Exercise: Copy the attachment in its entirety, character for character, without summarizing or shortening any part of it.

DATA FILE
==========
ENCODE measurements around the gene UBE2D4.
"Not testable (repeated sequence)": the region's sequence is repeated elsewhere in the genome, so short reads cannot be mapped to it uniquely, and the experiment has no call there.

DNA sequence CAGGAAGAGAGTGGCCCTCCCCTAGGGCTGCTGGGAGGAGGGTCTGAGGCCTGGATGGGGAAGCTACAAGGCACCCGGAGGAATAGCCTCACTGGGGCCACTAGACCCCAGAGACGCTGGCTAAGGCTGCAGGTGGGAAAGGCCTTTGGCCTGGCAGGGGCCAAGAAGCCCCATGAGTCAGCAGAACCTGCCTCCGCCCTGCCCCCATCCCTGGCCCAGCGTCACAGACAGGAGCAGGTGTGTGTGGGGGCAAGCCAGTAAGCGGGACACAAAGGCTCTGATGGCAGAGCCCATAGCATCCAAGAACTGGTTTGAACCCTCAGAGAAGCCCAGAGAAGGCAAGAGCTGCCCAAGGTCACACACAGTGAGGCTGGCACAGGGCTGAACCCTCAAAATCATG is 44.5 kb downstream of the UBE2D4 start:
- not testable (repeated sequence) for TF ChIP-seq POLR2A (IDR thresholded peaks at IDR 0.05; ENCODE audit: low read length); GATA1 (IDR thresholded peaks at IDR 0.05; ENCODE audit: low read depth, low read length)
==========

ENCODE measurements around the gene UBE2D4.
"Not testable (repeated sequence)": the region's sequence is repeated elsewhere in the genome, so short reads cannot be mapped to it uniquely, and the experiment has no call there.

DNA sequence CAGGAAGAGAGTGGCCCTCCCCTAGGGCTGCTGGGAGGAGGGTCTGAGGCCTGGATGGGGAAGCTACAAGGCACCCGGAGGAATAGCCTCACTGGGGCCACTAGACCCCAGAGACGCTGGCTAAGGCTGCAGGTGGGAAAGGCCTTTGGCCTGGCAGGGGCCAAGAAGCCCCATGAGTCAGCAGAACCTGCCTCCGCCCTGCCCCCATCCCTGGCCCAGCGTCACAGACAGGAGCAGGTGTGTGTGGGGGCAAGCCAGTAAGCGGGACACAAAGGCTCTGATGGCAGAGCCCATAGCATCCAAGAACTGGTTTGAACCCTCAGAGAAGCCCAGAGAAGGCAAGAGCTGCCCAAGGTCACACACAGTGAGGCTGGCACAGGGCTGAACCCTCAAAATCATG is 44.5 kb downstream of the UBE2D4 start:
- not testable (repeated sequence) for TF ChIP-seq POLR2A (IDR thresholded peaks at IDR 0.05; ENCODE audit: low read length); GATA1 (IDR thresholded peaks at IDR 0.05; ENCODE audit: low read depth, low read length)